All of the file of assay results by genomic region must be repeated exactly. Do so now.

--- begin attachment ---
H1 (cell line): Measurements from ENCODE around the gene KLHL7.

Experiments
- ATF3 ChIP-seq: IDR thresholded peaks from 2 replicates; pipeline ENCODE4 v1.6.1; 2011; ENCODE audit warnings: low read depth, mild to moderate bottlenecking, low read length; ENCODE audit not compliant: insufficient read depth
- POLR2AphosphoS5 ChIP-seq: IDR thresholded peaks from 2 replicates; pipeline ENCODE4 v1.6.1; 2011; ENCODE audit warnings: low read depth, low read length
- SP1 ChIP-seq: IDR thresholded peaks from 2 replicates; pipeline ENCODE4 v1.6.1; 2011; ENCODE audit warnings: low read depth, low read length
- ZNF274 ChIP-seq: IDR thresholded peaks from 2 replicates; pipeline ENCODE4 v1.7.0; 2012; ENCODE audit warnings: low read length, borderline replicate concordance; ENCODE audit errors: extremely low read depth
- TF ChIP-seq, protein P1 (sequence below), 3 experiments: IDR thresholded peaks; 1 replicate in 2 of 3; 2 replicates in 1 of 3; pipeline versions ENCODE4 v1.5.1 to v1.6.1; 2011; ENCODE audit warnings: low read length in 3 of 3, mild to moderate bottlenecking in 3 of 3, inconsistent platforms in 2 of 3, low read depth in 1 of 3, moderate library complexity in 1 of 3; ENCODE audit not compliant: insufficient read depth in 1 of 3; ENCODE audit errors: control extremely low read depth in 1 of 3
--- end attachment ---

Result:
H1 (cell line): Measurements from ENCODE around the gene KLHL7.

Experiments
- ATF3 ChIP-seq: IDR thresholded peaks from 2 replicates; pipeline ENCODE4 v1.6.1; 2011; ENCODE audit warnings: low read depth, mild to moderate bottlenecking, low read length; ENCODE audit not compliant: insufficient read depth
- POLR2AphosphoS5 ChIP-seq: IDR thresholded peaks from 2 replicates; pipeline ENCODE4 v1.6.1; 2011; ENCODE audit warnings: low read depth, low read length
- SP1 ChIP-seq: IDR thresholded peaks from 2 replicates; pipeline ENCODE4 v1.6.1; 2011; ENCODE audit warnings: low read depth, low read length
- ZNF274 ChIP-seq: IDR thresholded peaks from 2 replicates; pipeline ENCODE4 v1.7.0; 2012; ENCODE audit warnings: low read length, borderline replicate concordance; ENCODE audit errors: extremely low read depth
- TF ChIP-seq, protein P1 (sequence below), 3 experiments: IDR thresholded peaks; 1 replicate in 2 of 3; 2 replicates in 1 of 3; pipeline versions ENCODE4 v1.5.1 to v1.6.1; 2011; ENCODE audit warnings: low read length in 3 of 3, mild to moderate bottlenecking in 3 of 3, inconsistent platforms in 2 of 3, low read depth in 1 of 3, moderate library complexity in 1 of 3; ENCODE audit not compliant: insufficient read depth in 1 of 3; ENCODE audit errors: control extremely low read depth in 1 of 3